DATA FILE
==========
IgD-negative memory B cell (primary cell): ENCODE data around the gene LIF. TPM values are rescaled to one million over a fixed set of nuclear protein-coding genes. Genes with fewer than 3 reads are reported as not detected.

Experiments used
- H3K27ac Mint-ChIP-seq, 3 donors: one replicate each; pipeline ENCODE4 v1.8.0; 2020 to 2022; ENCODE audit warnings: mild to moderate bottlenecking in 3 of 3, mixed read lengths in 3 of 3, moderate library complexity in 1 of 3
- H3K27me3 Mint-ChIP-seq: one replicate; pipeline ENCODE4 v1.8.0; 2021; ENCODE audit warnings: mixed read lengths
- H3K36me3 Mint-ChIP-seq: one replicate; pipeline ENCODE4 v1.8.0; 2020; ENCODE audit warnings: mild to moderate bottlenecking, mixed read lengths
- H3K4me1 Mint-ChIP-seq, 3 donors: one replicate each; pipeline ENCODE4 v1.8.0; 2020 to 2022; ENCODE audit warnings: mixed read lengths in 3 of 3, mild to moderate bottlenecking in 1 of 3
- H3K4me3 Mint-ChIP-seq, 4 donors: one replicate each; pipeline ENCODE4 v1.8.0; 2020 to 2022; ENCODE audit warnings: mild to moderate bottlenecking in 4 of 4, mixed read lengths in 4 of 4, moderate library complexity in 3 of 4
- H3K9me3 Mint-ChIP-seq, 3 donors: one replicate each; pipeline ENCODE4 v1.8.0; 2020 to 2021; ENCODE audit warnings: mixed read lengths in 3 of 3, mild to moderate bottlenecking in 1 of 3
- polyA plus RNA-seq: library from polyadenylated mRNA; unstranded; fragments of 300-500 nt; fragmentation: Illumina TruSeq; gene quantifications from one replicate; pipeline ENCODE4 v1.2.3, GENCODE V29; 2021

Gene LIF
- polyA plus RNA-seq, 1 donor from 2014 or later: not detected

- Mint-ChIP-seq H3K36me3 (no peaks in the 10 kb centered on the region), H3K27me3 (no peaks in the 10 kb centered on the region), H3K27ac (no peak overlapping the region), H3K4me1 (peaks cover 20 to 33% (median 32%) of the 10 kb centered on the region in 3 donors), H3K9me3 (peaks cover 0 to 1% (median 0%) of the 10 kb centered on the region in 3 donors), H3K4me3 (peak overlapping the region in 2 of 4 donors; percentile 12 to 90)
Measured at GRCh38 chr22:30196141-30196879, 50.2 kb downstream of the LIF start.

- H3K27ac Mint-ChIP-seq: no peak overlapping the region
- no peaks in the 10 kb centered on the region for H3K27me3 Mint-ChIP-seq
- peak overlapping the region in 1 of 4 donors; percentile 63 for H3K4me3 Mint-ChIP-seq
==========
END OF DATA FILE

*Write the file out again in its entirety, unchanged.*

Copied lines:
IgD-negative memory B cell (primary cell): ENCODE data around the gene LIF. TPM values are rescaled to one million over a fixed set of nuclear protein-coding genes. Genes with fewer than 3 reads are reported as not detected.

Experiments used
- H3K27ac Mint-ChIP-seq, 3 donors: one replicate each; pipeline ENCODE4 v1.8.0; 2020 to 2022; ENCODE audit warnings: mild to moderate bottlenecking in 3 of 3, mixed read lengths in 3 of 3, moderate library complexity in 1 of 3
- H3K27me3 Mint-ChIP-seq: one replicate; pipeline ENCODE4 v1.8.0; 2021; ENCODE audit warnings: mixed read lengths
- H3K36me3 Mint-ChIP-seq: one replicate; pipeline ENCODE4 v1.8.0; 2020; ENCODE audit warnings: mild to moderate bottlenecking, mixed read lengths
- H3K4me1 Mint-ChIP-seq, 3 donors: one replicate each; pipeline ENCODE4 v1.8.0; 2020 to 2022; ENCODE audit warnings: mixed read lengths in 3 of 3, mild to moderate bottlenecking in 1 of 3
- H3K4me3 Mint-ChIP-seq, 4 donors: one replicate each; pipeline ENCODE4 v1.8.0; 2020 to 2022; ENCODE audit warnings: mild to moderate bottlenecking in 4 of 4, mixed read lengths in 4 of 4, moderate library complexity in 3 of 4
- H3K9me3 Mint-ChIP-seq, 3 donors: one replicate each; pipeline ENCODE4 v1.8.0; 2020 to 2021; ENCODE audit warnings: mixed read lengths in 3 of 3, mild to moderate bottlenecking in 1 of 3
- polyA plus RNA-seq: library from polyadenylated mRNA; unstranded; fragments of 300-500 nt; fragmentation: Illumina TruSeq; gene quantifications from one replicate; pipeline ENCODE4 v1.2.3, GENCODE V29; 2021

Gene LIF
- polyA plus RNA-seq, 1 donor from 2014 or later: not detected

- Mint-ChIP-seq H3K36me3 (no peaks in the 10 kb centered on the region), H3K27me3 (no peaks in the 10 kb centered on the region), H3K27ac (no peak overlapping the region), H3K4me1 (peaks cover 20 to 33% (median 32%) of the 10 kb centered on the region in 3 donors), H3K9me3 (peaks cover 0 to 1% (median 0%) of the 10 kb centered on the region in 3 donors), H3K4me3 (peak overlapping the region in 2 of 4 donors; percentile 12 to 90)
Measured at GRCh38 chr22:30196141-30196879, 50.2 kb downstream of the LIF start.

- H3K27ac Mint-ChIP-seq: no peak overlapping the region
- no peaks in the 10 kb centered on the region for H3K27me3 Mint-ChIP-seq
- peak overlapping the region in 1 of 4 donors; percentile 63 for H3K4me3 Mint-ChIP-seq